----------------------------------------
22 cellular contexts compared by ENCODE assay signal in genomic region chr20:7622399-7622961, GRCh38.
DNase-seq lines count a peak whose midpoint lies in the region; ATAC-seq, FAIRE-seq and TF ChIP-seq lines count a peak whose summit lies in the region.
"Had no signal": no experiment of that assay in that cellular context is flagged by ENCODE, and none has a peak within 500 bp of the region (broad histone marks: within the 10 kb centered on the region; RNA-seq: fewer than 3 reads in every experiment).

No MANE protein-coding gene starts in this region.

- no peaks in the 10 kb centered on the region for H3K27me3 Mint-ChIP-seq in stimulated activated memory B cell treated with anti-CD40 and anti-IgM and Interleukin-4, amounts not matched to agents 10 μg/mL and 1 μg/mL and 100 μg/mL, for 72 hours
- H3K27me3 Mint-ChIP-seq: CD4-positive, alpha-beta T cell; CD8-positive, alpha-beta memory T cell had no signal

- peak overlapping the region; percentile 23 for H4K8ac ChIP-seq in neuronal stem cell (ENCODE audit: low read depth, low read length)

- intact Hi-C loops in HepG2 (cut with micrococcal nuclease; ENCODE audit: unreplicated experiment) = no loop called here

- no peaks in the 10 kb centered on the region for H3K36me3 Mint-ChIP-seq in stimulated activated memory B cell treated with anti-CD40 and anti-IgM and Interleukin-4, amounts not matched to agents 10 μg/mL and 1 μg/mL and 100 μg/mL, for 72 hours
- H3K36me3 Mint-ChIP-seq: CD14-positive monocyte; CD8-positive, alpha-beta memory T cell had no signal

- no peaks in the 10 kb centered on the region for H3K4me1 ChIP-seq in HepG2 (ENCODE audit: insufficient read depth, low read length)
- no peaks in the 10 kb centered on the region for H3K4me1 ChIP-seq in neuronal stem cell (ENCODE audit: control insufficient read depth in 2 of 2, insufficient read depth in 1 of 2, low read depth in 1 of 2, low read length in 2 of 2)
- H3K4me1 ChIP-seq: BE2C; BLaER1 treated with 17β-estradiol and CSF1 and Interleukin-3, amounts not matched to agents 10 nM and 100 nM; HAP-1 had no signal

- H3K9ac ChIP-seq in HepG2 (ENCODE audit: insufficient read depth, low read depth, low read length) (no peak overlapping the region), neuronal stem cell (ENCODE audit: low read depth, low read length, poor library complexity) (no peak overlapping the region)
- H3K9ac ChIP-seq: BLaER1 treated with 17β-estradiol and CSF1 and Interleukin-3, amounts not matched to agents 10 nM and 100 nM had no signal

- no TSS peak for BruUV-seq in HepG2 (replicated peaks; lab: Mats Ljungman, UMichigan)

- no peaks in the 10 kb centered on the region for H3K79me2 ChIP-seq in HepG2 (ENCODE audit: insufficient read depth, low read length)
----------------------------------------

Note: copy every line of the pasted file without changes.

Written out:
22 cellular contexts compared by ENCODE assay signal in genomic region chr20:7622399-7622961, GRCh38.
DNase-seq lines count a peak whose midpoint lies in the region; ATAC-seq, FAIRE-seq and TF ChIP-seq lines count a peak whose summit lies in the region.
"Had no signal": no experiment of that assay in that cellular context is flagged by ENCODE, and none has a peak within 500 bp of the region (broad histone marks: within the 10 kb centered on the region; RNA-seq: fewer than 3 reads in every experiment).

No MANE protein-coding gene starts in this region.

- no peaks in the 10 kb centered on the region for H3K27me3 Mint-ChIP-seq in stimulated activated memory B cell treated with anti-CD40 and anti-IgM and Interleukin-4, amounts not matched to agents 10 μg/mL and 1 μg/mL and 100 μg/mL, for 72 hours
- H3K27me3 Mint-ChIP-seq: CD4-positive, alpha-beta T cell; CD8-positive, alpha-beta memory T cell had no signal

- peak overlapping the region; percentile 23 for H4K8ac ChIP-seq in neuronal stem cell (ENCODE audit: low read depth, low read length)

- intact Hi-C loops in HepG2 (cut with micrococcal nuclease; ENCODE audit: unreplicated experiment) = no loop called here

- no peaks in the 10 kb centered on the region for H3K36me3 Mint-ChIP-seq in stimulated activated memory B cell treated with anti-CD40 and anti-IgM and Interleukin-4, amounts not matched to agents 10 μg/mL and 1 μg/mL and 100 μg/mL, for 72 hours
- H3K36me3 Mint-ChIP-seq: CD14-positive monocyte; CD8-positive, alpha-beta memory T cell had no signal

- no peaks in the 10 kb centered on the region for H3K4me1 ChIP-seq in HepG2 (ENCODE audit: insufficient read depth, low read length)
- no peaks in the 10 kb centered on the region for H3K4me1 ChIP-seq in neuronal stem cell (ENCODE audit: control insufficient read depth in 2 of 2, insufficient read depth in 1 of 2, low read depth in 1 of 2, low read length in 2 of 2)
- H3K4me1 ChIP-seq: BE2C; BLaER1 treated with 17β-estradiol and CSF1 and Interleukin-3, amounts not matched to agents 10 nM and 100 nM; HAP-1 had no signal

- H3K9ac ChIP-seq in HepG2 (ENCODE audit: insufficient read depth, low read depth, low read length) (no peak overlapping the region), neuronal stem cell (ENCODE audit: low read depth, low read length, poor library complexity) (no peak overlapping the region)
- H3K9ac ChIP-seq: BLaER1 treated with 17β-estradiol and CSF1 and Interleukin-3, amounts not matched to agents 10 nM and 100 nM had no signal

- no TSS peak for BruUV-seq in HepG2 (replicated peaks; lab: Mats Ljungman, UMichigan)

- no peaks in the 10 kb centered on the region for H3K79me2 ChIP-seq in HepG2 (ENCODE audit: insufficient read depth, low read length)